American Depositary Receipts, or ADRs, give you benefits. One is diversification. It’s tempting to call ADRs American ‘Diversification’ Receipts. They give you industries that Canada lacks or has in short supply.
American Depositary Receipts (ADRs) let you diversify your portfolio holdings by industry and currency, since they generate most of their sales and earnings abroad. This can let you earn more while reducing your risk.
We think ADRs have a place in most portfolios. (ADRs and US stocks should make up at least a quarter of your stock portfolio, depending upon your circumstances.) We recently rated 10 of the 34 ADRs we follow as ‘buys’.
The ADRs include companies from Belgium, China, Denmark, Finland, France, Holland, Israel, India, Japan, Mexico, South Korea, Spain, Sweden, Switzerland, Taiwan and the United Kingdom.
Some of the above are so-called ‘emerging markets’. Such markets hold the potential for faster economic growth. Some have younger populations than the industrial world. This adds to the demand for goods and services now. And in the future, they’ll add to the demand for financial assets.
Investing in emerging markets raises your risk. But many have low correlations with US stocks and with each other. This can help offset the higher risk (see below)—particularly if you buy a mutual fund diversified by country. Even so, correlations tend to rise when financial markets fall, which reduces this advantage of diversification.
Buy abroad what you can’t at home
ADRs let you buy into industries you can’t buy here. For instance, Japanese manufacturing stock Canon Corp. has no Canadian peers. It manufactures photocopiers, printers, cameras and flat-panel display screens globally. Similarly, many of the other ADRs operate in industries with few or no Canadian counterparts.
Even when you buy ADRs in the same industries as North American companies, you can comparison shop to see where you’ll get the better deal, at home or abroad. Compare consumer goods stock Unilever to US Key stock Procter & Gamble, or healthcare stocks such as drug company Sanofi to US Key stock Pfizer and so on.
Keep in mind that ADRs also protect you from weaker reporting rules in some overseas markets—because they must file their US financial statements in English using US accounting rules.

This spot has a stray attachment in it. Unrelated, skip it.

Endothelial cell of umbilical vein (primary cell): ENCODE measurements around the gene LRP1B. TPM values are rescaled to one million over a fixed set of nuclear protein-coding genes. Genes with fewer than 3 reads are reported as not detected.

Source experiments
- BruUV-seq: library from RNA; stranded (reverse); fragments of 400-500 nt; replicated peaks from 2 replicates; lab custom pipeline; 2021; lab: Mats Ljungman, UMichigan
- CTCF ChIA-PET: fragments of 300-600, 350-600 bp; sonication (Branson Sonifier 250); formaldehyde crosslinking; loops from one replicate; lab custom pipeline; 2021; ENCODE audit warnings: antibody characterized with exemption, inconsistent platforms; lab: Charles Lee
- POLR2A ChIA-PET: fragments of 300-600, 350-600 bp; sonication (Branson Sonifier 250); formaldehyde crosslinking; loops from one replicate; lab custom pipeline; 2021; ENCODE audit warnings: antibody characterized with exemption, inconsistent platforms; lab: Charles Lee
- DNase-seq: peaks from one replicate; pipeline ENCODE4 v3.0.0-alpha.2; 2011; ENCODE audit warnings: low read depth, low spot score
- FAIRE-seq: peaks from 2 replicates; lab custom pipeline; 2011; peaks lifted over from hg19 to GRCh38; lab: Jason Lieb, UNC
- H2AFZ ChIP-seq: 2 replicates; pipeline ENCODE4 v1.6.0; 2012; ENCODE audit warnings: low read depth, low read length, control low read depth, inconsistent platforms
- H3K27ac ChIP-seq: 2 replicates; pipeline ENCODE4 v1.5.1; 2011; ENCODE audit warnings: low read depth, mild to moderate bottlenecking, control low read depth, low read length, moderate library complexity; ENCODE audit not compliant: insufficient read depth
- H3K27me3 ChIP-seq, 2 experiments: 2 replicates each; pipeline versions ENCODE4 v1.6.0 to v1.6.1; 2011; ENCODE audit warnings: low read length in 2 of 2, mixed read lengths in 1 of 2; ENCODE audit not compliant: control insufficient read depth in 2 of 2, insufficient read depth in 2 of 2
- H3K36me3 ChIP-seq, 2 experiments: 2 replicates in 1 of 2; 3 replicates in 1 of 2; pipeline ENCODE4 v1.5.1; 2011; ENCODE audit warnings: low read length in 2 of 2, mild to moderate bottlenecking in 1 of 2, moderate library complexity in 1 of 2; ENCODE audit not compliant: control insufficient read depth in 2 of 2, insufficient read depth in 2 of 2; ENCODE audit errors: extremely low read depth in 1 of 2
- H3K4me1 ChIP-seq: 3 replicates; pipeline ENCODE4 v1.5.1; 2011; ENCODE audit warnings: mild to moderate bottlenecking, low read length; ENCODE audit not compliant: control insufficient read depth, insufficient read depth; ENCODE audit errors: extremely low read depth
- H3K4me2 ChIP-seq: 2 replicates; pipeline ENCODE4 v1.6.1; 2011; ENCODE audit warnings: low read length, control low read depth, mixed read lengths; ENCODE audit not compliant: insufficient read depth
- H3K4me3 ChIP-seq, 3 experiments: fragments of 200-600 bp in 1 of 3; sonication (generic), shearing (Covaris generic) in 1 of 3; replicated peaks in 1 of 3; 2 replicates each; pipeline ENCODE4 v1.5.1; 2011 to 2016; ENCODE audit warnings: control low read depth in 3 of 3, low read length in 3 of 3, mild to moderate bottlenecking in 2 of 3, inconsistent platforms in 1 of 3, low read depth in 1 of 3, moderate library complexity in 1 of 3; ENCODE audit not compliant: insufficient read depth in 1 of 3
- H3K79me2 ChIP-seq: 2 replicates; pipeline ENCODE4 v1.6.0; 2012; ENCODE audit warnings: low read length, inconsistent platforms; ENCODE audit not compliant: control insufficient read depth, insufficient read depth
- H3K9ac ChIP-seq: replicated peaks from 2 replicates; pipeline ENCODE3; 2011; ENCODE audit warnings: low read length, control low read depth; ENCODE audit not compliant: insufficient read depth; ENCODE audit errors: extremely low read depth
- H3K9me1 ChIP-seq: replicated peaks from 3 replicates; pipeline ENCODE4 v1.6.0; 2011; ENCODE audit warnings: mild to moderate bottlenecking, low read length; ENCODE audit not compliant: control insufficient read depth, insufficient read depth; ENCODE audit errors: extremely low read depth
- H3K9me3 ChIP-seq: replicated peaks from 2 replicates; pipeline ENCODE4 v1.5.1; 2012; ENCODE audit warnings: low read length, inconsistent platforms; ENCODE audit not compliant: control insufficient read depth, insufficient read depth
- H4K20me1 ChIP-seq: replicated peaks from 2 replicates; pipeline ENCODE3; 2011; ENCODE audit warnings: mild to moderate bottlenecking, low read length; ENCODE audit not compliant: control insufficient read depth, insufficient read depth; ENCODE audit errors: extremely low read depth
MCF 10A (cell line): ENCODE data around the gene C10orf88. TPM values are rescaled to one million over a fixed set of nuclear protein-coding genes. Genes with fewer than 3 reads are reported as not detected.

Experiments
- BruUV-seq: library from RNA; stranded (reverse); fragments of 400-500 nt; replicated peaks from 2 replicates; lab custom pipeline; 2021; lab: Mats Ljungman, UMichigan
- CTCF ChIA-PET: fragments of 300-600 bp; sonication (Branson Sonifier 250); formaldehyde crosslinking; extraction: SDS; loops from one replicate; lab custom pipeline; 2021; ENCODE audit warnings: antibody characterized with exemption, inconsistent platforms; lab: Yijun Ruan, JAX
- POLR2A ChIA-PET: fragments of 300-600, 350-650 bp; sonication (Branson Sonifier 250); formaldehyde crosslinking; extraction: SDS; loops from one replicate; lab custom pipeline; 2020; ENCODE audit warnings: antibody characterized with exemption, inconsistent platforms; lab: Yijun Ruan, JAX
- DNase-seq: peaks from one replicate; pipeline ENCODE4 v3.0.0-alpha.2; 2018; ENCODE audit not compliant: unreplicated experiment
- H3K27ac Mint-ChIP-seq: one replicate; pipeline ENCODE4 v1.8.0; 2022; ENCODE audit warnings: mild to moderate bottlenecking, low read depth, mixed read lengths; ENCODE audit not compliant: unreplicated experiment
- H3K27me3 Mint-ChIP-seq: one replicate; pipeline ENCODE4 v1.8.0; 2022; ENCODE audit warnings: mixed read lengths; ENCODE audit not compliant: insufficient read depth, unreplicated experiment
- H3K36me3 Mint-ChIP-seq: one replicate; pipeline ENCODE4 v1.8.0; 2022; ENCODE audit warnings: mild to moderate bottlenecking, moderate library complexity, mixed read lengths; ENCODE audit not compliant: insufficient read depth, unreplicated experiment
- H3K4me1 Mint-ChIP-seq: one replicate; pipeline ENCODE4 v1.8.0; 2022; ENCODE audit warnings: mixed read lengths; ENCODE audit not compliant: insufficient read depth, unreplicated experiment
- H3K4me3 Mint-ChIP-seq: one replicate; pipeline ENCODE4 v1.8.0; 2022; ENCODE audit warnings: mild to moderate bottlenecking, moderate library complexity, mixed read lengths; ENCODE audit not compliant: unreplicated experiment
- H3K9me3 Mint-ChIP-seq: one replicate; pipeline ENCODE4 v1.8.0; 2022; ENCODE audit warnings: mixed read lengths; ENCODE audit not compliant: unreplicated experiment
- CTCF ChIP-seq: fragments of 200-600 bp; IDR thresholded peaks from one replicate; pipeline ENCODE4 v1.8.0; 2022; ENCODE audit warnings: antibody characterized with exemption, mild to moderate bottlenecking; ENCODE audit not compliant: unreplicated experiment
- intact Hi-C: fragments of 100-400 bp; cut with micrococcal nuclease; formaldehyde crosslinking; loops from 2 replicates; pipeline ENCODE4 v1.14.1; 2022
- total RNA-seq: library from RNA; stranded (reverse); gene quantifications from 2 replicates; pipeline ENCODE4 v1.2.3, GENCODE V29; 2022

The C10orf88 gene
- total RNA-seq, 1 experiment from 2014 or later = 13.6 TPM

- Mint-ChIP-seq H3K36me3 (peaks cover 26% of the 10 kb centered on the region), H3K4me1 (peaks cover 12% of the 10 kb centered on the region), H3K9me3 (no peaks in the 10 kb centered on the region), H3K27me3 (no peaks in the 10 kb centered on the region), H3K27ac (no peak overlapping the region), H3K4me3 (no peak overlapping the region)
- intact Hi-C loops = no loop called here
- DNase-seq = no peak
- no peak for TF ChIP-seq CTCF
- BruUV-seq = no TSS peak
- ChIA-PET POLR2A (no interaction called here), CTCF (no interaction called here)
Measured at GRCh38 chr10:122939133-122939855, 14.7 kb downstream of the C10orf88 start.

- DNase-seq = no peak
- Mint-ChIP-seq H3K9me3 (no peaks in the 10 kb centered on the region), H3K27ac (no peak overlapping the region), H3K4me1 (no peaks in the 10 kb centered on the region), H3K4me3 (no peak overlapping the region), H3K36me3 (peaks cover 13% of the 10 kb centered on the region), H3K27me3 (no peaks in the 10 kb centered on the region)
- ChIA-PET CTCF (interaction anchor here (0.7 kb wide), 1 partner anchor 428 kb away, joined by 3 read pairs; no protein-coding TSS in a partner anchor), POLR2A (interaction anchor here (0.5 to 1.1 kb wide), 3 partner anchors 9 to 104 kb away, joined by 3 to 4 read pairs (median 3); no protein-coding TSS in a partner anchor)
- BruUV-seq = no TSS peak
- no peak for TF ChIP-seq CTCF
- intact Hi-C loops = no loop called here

Our ADRs deliberately exclude natural resource stocks, financial stocks and some utilities. After all, the Canadian market offers lots of resource companies, financial institutions and high-yield utilities (that face no withholding tax but instead benefit from the Canadian dividend tax credit). That’s why our ADRs include more of the manufacturing stocks and consumer stocks that are harder to find in Canada.
One important thing is to consider all your portfolios (including your spouse’s) as one and strike a suitable overall balance. Use ADRs to add to the manufacturing and consumer sections of your portfolio and get the benefits that ADRs provide.
Low correlations cut risk
Another way ADRs let you reduce risk is through low correlations (or dissimilar stock price movements) to each other and to US stocks.
Canada is at the high end of the correlation range. Canadian stocks tend to closely follow American stocks. With 1.0 equal to perfect correlation, one study found a correlation of 0.82 between Canadian and American stocks.
Stocks on overseas exchanges—particularly those in emerging markets—have lower correlations with US stocks. This can let you build a portfolio that protects you from wide market swings and lets you sleep better at night.
Stocks in South Korea, for instance, had a correlation of just 0.2 with US stocks. In other words, the ups and downs of these nations’ stocks have relatively little to do with the direction of US stocks and a lot more to do with domestic matters.
But correlations rise when global stock markets fall. That is, diversification offers less just when you need it most.
As well, each emerging market typically has low correlations with other emerging markets—further reducing the risk of all your ADRs falling at the same time.
Emerging markets individually pose higher risk. Then again, they also offer higher potential growth. That is, a basket diversified by country reduces your risk.
This is an edited version of an article that was originally published for subscribers in the November 10, 2017, issue of The Investment Reporter. You can profit from the award-winning advice subscribers receive regularly in The Investment Reporter.
The Investment Reporter, MPL Communications Inc.
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